Diagnosis in Primary Care • Other investigations may be possible in primary care (but are more likely to require referral): –Pad testing –Urodynamics –Measurement of urine flow –Residual volume –Subtracted cystometry –Videocystourethrography (VCU) –Cystoscopy
The Management of Incontinence • Types of Incontinence • Symptoms and Signs • Investigations • Management
Types of Incontinence • Anatomic or Genuine urinary stress incontinence • Urge Incontinence • Mixed • False (Overflow) Incontinence • Neuropathic Incontinence • Congenital • Post-traumatic or iatrogenic • Fistula
Types of Incontinence
‘Cough & Leak’ Small Volume Frequency Nocturia Urgency Stress and Urge Incontinence Frequency Urgency Nocturia Urge Incontinenc e Stress Mixed Urge Treat as detrusor instability (unstable bladder) (urinalysis & physical examination normal)
Adapted from: P Hilton, SL Stanton, BMJ, Vol 282, 1981
Incontinence in males
Stress 8% Mixed 19% Urge 73%
Hampel et al. Urology 1997; 50 (suppl 6A):4-14
Incontinence in females
Urge 22% Stress 49% Mixed 29%
Hampel et al. Urology 1997; 50 (suppl 6A):4-14
Genuine Stress Incontinence (GSI) • Cause • Hypermobility of the vesico-urethral junction owing to pelvic floor weakness • Symptoms and Signs • Leakage of urine in response to any physical activity - e.g. coughing, sneezing, bending down, exercise
Genuine Stress Incontinence (GSI) on examination. Urodynamics (VCMG) will confirm • Management • Pads • Weight Loss • Pelvic Floor Exercises • Surgery (Colposuspension, endoscopic bladder neck suspension)
• Cause Urge Incontinence (UI) • Detrusor instability with a normal sphincter, normal anatomy, and no neuropathy • Symptoms and Signs • Leakage occurs due to unstable bladder contraction (NB - can be precipitated by cough and therefore mimic GSI) • Usual symptoms of urgency, and frequency with or without urge incontinence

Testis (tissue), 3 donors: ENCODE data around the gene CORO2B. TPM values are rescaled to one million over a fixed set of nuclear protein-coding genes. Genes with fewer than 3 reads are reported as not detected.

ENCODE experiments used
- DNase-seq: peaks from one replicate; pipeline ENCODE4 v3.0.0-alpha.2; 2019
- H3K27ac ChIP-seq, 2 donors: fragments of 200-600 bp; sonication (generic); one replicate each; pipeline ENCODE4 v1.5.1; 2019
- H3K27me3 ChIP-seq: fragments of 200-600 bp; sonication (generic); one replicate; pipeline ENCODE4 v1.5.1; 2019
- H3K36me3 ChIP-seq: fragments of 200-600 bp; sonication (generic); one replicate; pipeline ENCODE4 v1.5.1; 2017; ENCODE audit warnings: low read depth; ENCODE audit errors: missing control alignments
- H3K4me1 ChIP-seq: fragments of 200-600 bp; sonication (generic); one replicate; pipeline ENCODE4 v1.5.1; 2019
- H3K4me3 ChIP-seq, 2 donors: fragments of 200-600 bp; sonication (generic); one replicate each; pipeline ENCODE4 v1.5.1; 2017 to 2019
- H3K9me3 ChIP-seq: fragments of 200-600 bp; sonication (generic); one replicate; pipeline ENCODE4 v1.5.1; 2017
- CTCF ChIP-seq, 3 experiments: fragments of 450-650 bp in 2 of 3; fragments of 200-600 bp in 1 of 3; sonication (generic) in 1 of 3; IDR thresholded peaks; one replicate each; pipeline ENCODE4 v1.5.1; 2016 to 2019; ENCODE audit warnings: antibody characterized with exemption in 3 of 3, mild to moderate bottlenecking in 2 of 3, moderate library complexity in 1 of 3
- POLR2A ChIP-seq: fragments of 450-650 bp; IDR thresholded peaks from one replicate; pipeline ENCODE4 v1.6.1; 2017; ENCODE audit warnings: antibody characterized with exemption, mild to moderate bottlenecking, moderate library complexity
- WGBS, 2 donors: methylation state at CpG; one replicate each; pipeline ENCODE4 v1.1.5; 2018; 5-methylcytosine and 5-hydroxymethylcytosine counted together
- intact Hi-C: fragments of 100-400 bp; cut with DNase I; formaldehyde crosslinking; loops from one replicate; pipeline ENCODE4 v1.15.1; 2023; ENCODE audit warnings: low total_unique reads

Unstable Bladder Symptoms • Frequency is defined as 8 or more voids in 24 hrs.
1 • Urgency is a sudden, strong desire to void.
2 • Urge incontinence is a wetting episode preceded by the sensation of urgency.
2 1. Fast Facts - Continence 2000, Shah & Leach 2. Hampel C et al, BJU International (1999), 83, Suppl . 2., 10-15.
Urge Incontinence (UI) • Management rule out other factors. Urodynamics (VCMG) will confirm • • Lifestyle changes Anticholinergic medication is first line therapy (NB warn patient about side effects) • Clam Ileocystoplasty
Modification of behaviour • Set realistic expectations for the outcome of treatment.
• Log improvement in a diary • Bladder retraining: – Re-educating the bladder to hold larger amounts of urine by gradually increasing the time between voids.
• Avoid caffeine and alcohol • Reduce fluid intake • Improve mobility and access to toilets Fast Facts, Urinary Continence,2000, Shah & Leach
Pharmacological treatment of unstable bladder includes: • Antimuscarinic drugs: –The most widely used in the U.K.
• Oxybutynin (Ditropan) • Tolterodine (Detrusitol) • Propiverine (Detrunorm) • Antispasmodic drugs: • Flavoxate • Tricyclic antidepressants • Oestrogens 1. British National Formulary No. 41. March 2001 2. Chapple et al, BJU 1990;66,491-494 3. MIMS August 2001
Surgery • Cystodistension • Clam ileocystoplasty • Suspension/sling techniques • Injectable therapy 1. Fast Facts, Urinary Continence, 2000, Shah & Leach 2. Bidmead J, Cardozo L. Lancet 2000;355:2183-4
Mixed Incontinence • Many women will have both GSI and UI • The management of these conditions is very different • Accurate Assessment is important
Aid to Diagnosis
Neuropathic Incontinence • Incontinence in the presence of a demonstrable neuropathy • Incontinence can be active (detrusor hyper reflexia), or passive (atony of sphincter), or a combination of the two
Congenital Incontinence • Ectopic ureters • Epispadias • Exstrophy • Cloacal malformation • Specialist Opinion will be required in all cases
Overflow Incontinence • Usually the result of obstructive or neuropathic lesion • Commonly seen in men with BPH • Often no preceding symptoms • Examination vital to detect over full bladder • Confirm with portable USS (large +++ residue) • Needs referral to Urologist
Traumatic Incontinence • Associated with – Pelvic Fracture – Sphincter damage post-TURP (note this is
GSI as sphincter is intact in GSI)
Fistula • Can be ureteral, vesical, or urethral • Usually iatrogenic, after pelvic or vaginal surgery • Needs specialist opinion and surgical repair